The same as the banks, except there may be a variety of practice credit cards. Be sure to create a folder for each credit card entity in the Financial Information folder.
3. Merchant Card statements.
Statements can sometimes be downloaded from their website but what I have found more informative is downloading the individual patient charges in a format that can be then converted to an Excel spreadsheet. The detail most often does not download the credit card numbers or names but will show dates, individual charges and refunds. The beauty is in the detail but, of course, that only works if you use Microsoft Excel. Otherwise, scan the statements from the provider.
Because of the vast number of daily charges, most merchant card companies limit the months of transactions that can be download so it is important to download to keep the financial history.
4. Patient Payment Plans.
CareCredit only keeps up to 15 months of detail information online. Download a monthly funding report, which displays the patient’s sales amount, the discount fee and the net funding. Lending Club provides this information online as well but not all patient payment plan providers provide this important information to the practices online.
#3 END OF YEAR DEPOSITS.
If a patient payment is entered into the practice management software before January 1, then that deposit needs to be in the bank prior to January 1. The only exception is credit card transactions, which there are typically few at the end of the year due to practices being closed for the holidays.
If the practice’s CPA has requested the deposits be “held” to the new year, all “held” payments cannot be entered into the practice software until the year they will be deposited. Holding deposits seems antiquated since the advent of practice software tracking payments. However, an exception would be a low expense, high income year. So, if that is the case:
1. Enter patient payments as they are given to the practice, that day.
2. Deposit those patient payments prior to the end of the year, so that all patient payments will be entered and deposited the year they were received.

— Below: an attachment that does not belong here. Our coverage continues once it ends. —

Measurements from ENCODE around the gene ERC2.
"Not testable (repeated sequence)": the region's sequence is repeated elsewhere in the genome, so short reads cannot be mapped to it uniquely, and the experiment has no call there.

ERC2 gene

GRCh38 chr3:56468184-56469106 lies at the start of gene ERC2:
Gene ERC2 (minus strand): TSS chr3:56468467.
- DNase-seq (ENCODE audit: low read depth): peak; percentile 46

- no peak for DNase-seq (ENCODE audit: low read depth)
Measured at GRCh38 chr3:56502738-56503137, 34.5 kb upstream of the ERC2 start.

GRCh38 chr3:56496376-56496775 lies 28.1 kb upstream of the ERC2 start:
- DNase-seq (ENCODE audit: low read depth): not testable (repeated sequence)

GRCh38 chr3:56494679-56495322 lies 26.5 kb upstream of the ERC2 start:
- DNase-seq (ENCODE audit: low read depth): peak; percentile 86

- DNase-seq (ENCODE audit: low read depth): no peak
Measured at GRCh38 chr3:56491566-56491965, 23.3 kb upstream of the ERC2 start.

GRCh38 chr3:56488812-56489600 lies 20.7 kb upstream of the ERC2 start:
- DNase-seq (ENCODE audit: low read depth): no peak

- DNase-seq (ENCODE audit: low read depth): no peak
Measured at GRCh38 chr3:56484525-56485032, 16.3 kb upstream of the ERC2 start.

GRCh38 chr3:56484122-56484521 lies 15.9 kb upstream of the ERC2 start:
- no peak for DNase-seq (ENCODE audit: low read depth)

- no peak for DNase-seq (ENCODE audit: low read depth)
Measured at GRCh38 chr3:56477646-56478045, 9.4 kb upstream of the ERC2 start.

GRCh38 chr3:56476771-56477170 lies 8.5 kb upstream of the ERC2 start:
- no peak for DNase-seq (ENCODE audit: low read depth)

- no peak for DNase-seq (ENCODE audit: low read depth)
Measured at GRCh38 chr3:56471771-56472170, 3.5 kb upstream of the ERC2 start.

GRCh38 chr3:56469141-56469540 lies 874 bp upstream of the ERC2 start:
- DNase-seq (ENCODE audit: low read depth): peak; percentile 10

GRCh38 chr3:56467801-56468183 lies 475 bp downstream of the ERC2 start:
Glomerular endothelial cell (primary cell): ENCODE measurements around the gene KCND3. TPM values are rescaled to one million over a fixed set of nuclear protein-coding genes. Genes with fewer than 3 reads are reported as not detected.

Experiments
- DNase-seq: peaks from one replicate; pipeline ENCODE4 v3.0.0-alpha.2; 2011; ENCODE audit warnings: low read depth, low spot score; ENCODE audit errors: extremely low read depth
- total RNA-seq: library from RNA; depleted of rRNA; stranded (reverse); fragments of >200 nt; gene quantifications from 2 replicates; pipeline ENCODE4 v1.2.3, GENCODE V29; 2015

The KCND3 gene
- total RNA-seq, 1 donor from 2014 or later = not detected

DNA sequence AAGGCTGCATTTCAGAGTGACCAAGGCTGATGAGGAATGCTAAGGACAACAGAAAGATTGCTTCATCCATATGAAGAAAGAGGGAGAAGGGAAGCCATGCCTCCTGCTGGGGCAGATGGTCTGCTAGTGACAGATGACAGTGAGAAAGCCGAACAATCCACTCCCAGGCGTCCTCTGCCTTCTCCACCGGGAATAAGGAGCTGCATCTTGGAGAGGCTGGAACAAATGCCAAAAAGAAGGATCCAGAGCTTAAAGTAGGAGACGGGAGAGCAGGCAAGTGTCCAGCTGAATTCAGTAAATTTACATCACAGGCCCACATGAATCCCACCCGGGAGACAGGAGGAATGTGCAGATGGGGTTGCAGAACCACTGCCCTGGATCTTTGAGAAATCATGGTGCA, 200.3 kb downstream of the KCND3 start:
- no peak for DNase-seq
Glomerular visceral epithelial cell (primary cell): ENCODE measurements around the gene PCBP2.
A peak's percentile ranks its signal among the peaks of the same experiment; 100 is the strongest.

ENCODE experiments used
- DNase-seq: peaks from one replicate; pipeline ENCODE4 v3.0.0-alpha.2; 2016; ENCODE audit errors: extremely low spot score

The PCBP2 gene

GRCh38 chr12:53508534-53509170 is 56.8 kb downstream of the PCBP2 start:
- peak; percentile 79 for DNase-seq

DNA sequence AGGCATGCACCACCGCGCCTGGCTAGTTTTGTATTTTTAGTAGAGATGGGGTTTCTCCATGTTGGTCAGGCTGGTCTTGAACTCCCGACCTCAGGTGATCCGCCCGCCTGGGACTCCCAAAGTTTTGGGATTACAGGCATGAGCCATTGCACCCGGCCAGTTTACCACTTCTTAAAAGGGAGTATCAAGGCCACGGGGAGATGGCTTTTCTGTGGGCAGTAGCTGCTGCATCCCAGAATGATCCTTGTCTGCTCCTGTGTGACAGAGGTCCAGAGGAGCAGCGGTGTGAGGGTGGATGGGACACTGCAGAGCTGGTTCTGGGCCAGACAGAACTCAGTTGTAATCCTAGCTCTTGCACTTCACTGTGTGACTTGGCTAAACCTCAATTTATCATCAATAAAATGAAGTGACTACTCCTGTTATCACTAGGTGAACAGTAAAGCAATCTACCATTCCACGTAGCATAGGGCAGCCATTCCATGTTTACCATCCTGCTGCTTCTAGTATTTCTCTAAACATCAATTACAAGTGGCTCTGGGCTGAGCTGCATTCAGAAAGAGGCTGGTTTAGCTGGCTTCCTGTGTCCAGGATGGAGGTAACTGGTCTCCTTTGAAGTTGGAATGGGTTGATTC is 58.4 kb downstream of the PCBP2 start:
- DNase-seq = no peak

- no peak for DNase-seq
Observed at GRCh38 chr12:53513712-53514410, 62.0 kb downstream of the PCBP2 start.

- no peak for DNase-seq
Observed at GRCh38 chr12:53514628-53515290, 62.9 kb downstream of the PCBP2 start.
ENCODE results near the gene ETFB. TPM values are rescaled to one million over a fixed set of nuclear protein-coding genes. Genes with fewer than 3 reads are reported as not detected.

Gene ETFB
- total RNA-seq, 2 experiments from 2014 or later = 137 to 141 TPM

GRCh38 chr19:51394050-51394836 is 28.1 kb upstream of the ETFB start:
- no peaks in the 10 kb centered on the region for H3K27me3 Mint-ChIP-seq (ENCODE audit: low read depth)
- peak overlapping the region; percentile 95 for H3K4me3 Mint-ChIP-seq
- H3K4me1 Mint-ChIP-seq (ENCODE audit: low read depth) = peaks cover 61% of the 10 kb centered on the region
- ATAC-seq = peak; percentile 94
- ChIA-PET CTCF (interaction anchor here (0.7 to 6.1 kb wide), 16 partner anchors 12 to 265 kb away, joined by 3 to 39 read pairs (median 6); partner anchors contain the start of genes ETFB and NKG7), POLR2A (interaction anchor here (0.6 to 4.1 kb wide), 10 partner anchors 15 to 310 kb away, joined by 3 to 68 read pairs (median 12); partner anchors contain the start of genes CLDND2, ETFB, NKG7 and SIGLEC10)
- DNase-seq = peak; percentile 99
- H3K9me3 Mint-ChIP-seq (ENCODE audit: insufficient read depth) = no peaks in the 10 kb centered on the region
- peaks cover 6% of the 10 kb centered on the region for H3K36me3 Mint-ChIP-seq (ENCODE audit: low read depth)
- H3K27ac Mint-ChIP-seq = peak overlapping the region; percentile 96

3. “Hold” insurance check payments only, per the CPA. Enter these payments January 2 and deposit them accordingly.
But, again, only “hold” if the CPA is guiding the practice to do this. If the CPA has not given direction to “hold” deposits, make sure that all the payments that are entered into the practice software are then deposited into the bank. Period.
Likewise, if an EFT Insurance deposit has been deposited into the bank prior to the end of the year, make every effort to enter that deposit in the practice software before January 1.
I do not recommend “backdating” in the practice software to the date of deposit. If backdating is done after January 1 to account for an EFT Insurance deposit made prior to the end of the year, enter a note in the payment as to the date of deposit. But, again, this is not something I recommend.
There is more detailed information about what to do at the end of the year in my book
Money In, Money Out
available on Amazon. AND, purchasing a book gives the reader online access to the many checklists available for downloading.
Still need the book?
If you have received this email and it is not your job responsibility for the above tasks, then please feel free to forward this email to whose task it is or should be.
"Three Important Beginning of Year Considerations" are coming soon to your January Inbox.